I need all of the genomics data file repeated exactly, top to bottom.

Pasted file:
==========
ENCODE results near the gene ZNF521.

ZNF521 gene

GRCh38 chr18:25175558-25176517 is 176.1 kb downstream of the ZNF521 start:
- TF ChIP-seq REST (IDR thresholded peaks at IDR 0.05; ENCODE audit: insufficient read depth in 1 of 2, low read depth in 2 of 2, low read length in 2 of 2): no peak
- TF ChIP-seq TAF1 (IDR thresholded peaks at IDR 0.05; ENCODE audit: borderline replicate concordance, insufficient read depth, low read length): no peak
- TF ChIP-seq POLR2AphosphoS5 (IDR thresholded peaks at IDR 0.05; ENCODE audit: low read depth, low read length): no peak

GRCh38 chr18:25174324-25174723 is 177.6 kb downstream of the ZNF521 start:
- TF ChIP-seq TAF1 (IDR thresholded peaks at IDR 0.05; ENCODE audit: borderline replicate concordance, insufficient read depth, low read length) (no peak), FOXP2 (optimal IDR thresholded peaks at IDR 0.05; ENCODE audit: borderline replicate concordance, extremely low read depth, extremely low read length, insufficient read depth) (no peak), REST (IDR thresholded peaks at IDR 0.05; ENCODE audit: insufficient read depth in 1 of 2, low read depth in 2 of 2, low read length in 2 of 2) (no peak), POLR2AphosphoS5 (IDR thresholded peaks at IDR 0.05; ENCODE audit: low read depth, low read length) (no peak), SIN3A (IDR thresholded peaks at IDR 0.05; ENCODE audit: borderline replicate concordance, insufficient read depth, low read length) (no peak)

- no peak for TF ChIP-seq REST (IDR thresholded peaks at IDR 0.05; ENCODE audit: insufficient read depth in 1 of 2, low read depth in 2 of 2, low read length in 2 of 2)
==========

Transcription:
ENCODE results near the gene ZNF521.

ZNF521 gene

GRCh38 chr18:25175558-25176517 is 176.1 kb downstream of the ZNF521 start:
- TF ChIP-seq REST (IDR thresholded peaks at IDR 0.05; ENCODE audit: insufficient read depth in 1 of 2, low read depth in 2 of 2, low read length in 2 of 2): no peak
- TF ChIP-seq TAF1 (IDR thresholded peaks at IDR 0.05; ENCODE audit: borderline replicate concordance, insufficient read depth, low read length): no peak
- TF ChIP-seq POLR2AphosphoS5 (IDR thresholded peaks at IDR 0.05; ENCODE audit: low read depth, low read length): no peak

GRCh38 chr18:25174324-25174723 is 177.6 kb downstream of the ZNF521 start:
- TF ChIP-seq TAF1 (IDR thresholded peaks at IDR 0.05; ENCODE audit: borderline replicate concordance, insufficient read depth, low read length) (no peak), FOXP2 (optimal IDR thresholded peaks at IDR 0.05; ENCODE audit: borderline replicate concordance, extremely low read depth, extremely low read length, insufficient read depth) (no peak), REST (IDR thresholded peaks at IDR 0.05; ENCODE audit: insufficient read depth in 1 of 2, low read depth in 2 of 2, low read length in 2 of 2) (no peak), POLR2AphosphoS5 (IDR thresholded peaks at IDR 0.05; ENCODE audit: low read depth, low read length) (no peak), SIN3A (IDR thresholded peaks at IDR 0.05; ENCODE audit: borderline replicate concordance, insufficient read depth, low read length) (no peak)

- no peak for TF ChIP-seq REST (IDR thresholded peaks at IDR 0.05; ENCODE audit: insufficient read depth in 1 of 2, low read depth in 2 of 2, low read length in 2 of 2)